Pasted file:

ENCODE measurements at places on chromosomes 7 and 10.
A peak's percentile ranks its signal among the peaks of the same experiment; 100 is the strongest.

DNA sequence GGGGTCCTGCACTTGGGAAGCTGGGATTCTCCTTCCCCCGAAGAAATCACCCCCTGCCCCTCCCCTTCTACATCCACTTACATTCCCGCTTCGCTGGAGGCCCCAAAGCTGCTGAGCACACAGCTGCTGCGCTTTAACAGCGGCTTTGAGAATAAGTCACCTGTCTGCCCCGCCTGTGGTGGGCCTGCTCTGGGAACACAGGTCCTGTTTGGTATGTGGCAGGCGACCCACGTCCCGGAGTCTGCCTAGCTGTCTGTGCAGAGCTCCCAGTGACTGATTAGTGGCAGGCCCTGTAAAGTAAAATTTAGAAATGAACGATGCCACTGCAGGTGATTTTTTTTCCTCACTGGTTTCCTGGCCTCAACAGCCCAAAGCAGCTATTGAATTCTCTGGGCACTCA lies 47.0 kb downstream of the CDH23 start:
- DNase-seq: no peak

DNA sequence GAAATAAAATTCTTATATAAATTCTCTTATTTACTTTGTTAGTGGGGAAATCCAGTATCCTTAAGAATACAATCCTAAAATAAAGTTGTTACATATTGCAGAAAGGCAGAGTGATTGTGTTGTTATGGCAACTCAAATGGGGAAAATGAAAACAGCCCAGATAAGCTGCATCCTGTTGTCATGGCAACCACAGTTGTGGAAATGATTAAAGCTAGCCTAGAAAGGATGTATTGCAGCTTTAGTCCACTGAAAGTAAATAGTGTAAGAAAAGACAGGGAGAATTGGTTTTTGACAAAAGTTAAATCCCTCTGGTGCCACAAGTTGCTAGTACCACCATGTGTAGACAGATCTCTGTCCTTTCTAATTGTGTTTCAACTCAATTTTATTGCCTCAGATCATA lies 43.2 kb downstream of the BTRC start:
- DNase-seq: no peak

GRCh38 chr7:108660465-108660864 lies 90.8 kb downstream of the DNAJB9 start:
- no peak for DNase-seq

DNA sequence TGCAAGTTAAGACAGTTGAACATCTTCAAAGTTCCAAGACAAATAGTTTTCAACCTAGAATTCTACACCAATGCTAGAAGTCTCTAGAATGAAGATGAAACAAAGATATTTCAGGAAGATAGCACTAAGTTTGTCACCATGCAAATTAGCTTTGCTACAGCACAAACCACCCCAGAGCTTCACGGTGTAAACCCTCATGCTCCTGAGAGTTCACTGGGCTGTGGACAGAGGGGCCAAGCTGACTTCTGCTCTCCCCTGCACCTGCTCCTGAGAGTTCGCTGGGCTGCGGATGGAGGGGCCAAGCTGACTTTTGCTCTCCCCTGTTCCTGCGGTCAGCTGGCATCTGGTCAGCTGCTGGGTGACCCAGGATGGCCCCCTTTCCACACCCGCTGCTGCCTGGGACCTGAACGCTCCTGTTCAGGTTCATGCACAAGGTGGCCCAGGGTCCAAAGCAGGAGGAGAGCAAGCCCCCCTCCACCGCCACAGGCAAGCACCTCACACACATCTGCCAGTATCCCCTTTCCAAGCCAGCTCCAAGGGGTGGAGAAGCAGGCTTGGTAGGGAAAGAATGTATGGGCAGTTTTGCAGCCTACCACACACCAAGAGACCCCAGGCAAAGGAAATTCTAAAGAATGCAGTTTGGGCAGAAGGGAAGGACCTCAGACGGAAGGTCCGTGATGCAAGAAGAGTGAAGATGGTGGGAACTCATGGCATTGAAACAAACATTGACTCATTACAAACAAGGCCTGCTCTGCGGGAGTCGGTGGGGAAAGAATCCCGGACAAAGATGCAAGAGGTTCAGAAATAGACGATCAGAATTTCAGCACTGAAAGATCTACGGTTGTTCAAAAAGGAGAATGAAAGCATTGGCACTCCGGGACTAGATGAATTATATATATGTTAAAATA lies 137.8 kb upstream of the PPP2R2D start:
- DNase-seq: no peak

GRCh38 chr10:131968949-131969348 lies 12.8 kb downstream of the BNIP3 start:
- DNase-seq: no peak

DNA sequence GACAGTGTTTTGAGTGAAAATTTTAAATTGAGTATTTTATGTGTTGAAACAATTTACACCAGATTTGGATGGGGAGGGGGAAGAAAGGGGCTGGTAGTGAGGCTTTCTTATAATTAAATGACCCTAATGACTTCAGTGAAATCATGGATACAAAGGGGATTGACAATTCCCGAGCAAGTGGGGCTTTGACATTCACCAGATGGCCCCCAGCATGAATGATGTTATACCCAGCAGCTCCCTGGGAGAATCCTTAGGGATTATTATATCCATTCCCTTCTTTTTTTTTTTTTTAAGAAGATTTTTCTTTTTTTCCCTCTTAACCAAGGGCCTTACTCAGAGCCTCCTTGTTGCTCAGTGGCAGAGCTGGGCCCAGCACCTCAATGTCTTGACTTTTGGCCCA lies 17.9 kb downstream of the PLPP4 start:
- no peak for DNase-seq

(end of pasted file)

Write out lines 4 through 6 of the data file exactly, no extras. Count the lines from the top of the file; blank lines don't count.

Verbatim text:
- DNase-seq: no peak

DNA sequence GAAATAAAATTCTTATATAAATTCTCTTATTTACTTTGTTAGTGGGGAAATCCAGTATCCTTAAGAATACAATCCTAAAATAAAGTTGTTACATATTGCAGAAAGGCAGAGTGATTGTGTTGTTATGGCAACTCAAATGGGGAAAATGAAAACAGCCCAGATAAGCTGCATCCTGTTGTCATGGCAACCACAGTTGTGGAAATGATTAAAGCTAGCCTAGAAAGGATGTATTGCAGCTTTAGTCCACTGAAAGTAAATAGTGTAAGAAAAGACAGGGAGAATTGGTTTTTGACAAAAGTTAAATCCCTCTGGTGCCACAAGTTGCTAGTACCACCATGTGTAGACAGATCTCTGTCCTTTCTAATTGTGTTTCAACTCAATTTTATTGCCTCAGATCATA lies 43.2 kb downstream of the BTRC start:
- DNase-seq: no peak